The key to accessing the major offshore centers in 2017 is residency. If you want an offshore bank account, solid asset protection plan, or to setup your business abroad, you must get residency first. Second residency through investment is now the “pay to play” requirement of all top quality offshore jurisdictions.
Do you want to open up a bank account in Panama? You need residency in Panama. Do you want to make multiple trips to this country during the year? You had better get residency or you run the risk of being denied entry.
The banks in Panama and other tax havens are closing their doors to nonresidents. You must have significant ties to the country if you want to open an account there. You must have a business reason to need an account in Panama… and asset protection or privacy is not a sufficient reason.
If you want an account in a major tax haven, you need to show ties to that country to justify the need for an account… not the desire for a bank account, but the business or personal need for an account.
Companies show a need for an account by applying for a business license, getting office space, and possibly hiring an employee or two. If you’re in Panama, you just need the license, a virtual office, and to convince the banker you’re putting down business roots in Panama. In Hong Kong you must have an employee, file taxes, prepare audited statements, etc.
And the signer on the account must have residency in the country. That is, both the business and the person running the business must show ties to the country to open a bank account. The easiest way to prove your personal ties is through residency.
This residency requirement is not new, but it’s a lot more common in 2017 than back in the day. A residency requirement is now the norm in tax havens rather than the exception.
For example, Cayman Islands has been limiting access to its banks for 3 years now. If you want an account in Cayman, you must either have a residency visa, a work permit, or own property on the island. Without a good reason to want an account in Cayman, you won’t get one.
- For more, here’s how to move your internet business it the Cayman.
The same goes for expats “living” in Singapore, Hong Kong, Luxembourg, Georgia, and Panama without a visa. All the big tax havens are cracking down on persons from abroad living in the country without paying for the privilege. People like myself who lived in Panama for years as a tourist going out for a weekend in Colombia every 90 days and coming right back to my condo in Panama City.
In March of 2017, immigration officials at the Panama airport began denying entry to nonresidents who made multiple trips to the country. This became such a problem for Americans that the US Embassy in Panama issued a warning telling Americans to get a residency permit or risk being denied entry.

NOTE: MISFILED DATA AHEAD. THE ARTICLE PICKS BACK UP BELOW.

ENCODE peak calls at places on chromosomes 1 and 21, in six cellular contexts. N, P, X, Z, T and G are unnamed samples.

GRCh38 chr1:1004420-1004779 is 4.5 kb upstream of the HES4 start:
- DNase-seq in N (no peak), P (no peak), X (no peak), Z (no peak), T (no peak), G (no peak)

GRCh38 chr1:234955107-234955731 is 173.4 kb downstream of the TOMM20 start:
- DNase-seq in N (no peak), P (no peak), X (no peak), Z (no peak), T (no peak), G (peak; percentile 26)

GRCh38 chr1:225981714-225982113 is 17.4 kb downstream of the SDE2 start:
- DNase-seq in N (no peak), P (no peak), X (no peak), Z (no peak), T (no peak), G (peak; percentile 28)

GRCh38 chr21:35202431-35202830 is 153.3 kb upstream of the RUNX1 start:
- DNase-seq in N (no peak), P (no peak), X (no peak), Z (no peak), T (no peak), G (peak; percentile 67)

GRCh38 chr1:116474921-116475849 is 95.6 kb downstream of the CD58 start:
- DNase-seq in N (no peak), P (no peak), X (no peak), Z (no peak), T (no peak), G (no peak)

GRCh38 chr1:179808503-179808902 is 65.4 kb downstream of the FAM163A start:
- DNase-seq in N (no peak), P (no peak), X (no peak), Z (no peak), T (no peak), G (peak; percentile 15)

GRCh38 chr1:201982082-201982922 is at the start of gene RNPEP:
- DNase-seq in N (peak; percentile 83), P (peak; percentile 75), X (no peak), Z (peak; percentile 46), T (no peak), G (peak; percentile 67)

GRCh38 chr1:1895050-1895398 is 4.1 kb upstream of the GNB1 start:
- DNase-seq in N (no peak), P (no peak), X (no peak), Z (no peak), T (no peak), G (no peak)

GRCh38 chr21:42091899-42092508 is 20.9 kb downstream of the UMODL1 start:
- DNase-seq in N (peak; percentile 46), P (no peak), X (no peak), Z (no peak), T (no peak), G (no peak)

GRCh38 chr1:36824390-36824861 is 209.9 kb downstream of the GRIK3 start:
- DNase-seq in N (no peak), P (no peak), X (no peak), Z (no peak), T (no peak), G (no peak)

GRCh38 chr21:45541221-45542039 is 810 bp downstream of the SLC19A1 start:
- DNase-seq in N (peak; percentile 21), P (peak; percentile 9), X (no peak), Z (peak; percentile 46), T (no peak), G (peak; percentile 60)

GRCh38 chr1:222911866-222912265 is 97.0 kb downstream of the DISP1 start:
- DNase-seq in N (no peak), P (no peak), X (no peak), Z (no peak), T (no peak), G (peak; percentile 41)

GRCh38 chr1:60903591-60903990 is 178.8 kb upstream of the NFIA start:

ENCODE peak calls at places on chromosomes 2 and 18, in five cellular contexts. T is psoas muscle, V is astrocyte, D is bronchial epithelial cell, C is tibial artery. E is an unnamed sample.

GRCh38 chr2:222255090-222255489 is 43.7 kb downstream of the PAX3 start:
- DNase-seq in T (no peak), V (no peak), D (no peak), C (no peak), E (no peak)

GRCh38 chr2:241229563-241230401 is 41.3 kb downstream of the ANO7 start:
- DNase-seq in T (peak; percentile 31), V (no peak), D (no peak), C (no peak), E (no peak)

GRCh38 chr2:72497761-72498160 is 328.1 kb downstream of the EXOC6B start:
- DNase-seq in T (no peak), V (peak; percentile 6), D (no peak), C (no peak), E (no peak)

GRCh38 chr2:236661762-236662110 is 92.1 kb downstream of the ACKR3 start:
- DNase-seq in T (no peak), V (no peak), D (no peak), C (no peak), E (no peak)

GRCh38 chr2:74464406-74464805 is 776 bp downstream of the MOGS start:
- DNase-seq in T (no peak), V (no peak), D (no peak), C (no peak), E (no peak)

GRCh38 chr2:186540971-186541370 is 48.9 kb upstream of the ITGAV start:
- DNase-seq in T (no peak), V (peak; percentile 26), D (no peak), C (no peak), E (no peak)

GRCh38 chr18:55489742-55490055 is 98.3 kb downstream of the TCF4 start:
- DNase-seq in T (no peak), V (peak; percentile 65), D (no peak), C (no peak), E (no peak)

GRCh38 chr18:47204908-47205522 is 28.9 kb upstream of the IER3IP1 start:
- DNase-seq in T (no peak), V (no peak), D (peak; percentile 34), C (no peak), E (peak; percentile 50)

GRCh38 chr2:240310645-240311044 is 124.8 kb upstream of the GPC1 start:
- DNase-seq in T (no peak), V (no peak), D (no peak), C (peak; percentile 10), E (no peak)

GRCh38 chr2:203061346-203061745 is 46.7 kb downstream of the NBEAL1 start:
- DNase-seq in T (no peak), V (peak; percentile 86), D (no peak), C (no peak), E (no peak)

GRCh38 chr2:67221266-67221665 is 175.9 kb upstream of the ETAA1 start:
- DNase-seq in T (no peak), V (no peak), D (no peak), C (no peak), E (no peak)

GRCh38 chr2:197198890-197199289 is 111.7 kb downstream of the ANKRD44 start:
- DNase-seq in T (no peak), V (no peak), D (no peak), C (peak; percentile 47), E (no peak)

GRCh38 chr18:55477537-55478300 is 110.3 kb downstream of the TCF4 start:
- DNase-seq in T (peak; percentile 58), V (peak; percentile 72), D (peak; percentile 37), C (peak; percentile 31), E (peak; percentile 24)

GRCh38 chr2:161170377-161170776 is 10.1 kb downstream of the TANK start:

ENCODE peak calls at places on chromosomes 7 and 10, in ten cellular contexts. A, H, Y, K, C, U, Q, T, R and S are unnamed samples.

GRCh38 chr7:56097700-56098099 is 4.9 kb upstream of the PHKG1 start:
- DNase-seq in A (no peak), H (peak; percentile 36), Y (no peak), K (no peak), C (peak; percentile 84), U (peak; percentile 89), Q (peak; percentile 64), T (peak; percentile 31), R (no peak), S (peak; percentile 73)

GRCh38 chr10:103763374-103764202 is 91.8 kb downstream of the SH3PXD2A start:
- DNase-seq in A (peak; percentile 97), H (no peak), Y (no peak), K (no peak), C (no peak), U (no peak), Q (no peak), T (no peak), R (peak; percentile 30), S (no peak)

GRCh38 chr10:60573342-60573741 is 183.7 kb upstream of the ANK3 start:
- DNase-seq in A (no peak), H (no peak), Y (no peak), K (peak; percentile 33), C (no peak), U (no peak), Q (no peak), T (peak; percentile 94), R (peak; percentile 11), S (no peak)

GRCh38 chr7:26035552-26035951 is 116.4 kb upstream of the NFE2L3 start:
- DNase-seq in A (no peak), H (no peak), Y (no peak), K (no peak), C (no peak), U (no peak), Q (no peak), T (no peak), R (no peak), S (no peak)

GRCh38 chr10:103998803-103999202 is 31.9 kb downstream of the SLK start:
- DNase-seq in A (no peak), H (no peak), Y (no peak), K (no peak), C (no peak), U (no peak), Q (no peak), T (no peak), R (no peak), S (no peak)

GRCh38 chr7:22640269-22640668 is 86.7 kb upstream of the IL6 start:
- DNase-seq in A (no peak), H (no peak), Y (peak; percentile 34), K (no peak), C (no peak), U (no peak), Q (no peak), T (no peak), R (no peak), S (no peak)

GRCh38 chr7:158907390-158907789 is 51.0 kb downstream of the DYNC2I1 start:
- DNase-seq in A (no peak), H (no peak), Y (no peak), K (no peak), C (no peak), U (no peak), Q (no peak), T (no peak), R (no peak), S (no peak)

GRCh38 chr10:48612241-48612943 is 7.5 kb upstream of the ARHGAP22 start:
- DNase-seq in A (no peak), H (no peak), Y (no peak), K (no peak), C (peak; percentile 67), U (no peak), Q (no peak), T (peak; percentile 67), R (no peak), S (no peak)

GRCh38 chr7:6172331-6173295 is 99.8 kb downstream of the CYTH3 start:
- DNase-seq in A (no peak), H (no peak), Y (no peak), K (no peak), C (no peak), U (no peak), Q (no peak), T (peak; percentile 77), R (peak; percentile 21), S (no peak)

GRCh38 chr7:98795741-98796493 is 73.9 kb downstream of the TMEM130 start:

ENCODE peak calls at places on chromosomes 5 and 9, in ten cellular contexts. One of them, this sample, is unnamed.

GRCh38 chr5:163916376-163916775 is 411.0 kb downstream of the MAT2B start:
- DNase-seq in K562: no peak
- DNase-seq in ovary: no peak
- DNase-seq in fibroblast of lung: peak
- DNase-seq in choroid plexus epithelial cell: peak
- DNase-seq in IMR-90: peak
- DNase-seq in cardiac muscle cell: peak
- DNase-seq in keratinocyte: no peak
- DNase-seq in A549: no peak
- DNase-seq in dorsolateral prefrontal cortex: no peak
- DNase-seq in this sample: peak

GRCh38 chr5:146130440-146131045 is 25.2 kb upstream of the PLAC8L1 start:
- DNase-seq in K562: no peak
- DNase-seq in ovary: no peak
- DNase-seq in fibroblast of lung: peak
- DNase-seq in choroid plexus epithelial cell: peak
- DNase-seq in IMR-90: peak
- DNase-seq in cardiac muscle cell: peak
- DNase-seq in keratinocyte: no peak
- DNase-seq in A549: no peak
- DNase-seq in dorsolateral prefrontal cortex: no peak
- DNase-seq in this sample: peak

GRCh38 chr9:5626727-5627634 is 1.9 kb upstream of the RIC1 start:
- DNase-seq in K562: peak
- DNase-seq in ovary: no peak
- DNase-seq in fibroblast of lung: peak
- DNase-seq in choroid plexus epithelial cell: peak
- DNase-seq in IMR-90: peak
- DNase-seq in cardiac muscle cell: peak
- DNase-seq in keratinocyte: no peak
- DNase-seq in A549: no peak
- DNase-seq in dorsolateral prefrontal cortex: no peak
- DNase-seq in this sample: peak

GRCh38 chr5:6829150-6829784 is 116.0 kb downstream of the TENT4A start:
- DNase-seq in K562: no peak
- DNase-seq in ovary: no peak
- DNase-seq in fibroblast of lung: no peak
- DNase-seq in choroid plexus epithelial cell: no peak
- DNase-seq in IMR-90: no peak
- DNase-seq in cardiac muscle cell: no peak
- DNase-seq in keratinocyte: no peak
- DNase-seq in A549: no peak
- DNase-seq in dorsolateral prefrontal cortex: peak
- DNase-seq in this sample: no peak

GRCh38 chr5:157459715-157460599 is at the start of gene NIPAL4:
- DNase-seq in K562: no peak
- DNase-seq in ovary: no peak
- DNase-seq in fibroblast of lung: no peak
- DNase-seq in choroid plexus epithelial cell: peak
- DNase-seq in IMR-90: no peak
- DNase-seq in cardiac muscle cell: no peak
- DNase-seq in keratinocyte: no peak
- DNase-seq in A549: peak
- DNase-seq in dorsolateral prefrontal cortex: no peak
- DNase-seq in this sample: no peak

Immagine you’ve been living in Panama for years, making the same border run time and time again, and then, one day, you’re refused entry. Your business, your accounts, your stuff, and your friends are all in Panama… and you’re locked out.
Even more bad news: you have no right to appeal the immigration officer’s decision. You’re a tourist and have no right to enter the country if they don’t want you. It’s one thing to be kicked out once you’ve been granted entry… you have many legal rights and can fight removal. But, never have a right to enter a country and have no recourse if denied.
Finally, if you’re blocked at the airport, it will become much more difficult for you to get a residency permit. Once the immigration system labels you as an border cheat, you’re going to have a long and expensive road to get back into the country as a legal resident.
And getting residency in Panama is so easy that there’s no excuse for you to run these risks. Anyone from a “friendly nation” can qualify for residency in Panama with an investment of $20,000 in the country’s friendly nations reforestation visa program. And this investment covers you, your spouse and your dependent children under the age of 19.
In order to use the friendly nations reforestation program you must be from one of the countries that have an agreement with Panama. These are basically the top 50 nations with most applications coming from the US, Canada, UK, and EU countries. Recent chatter seems to indicate that China will be added to the list in the near future. Also, we’ve been seeing a lot of demand from South Africa recently. For more, see: Best Panama Residency by Investment Program.
At $20,000, Panama has the lowest investment requirement for residency from a tax haven country. The investment amount for Singapore is $2.5 million, Hong Kong is $1 million (but very few visas are issued), Malta is $1.2 million, Bulgaria is $550,000, and Austria is $5 to $10 million.
If you’re making multiple trips to Panama, investing in the country, or setting up a corporation or foundation, you must have residency. Your residency in Panama is your ticket into the country, both literally and from a banking perspective.
I hope you’ve found this article on why you need residency to gain access to tax havens and financial centers. For more information on Panama, or to setup an offshore business or asset protection structure, please contact me at firstname.lastname@example.org or call (619) 550-2743.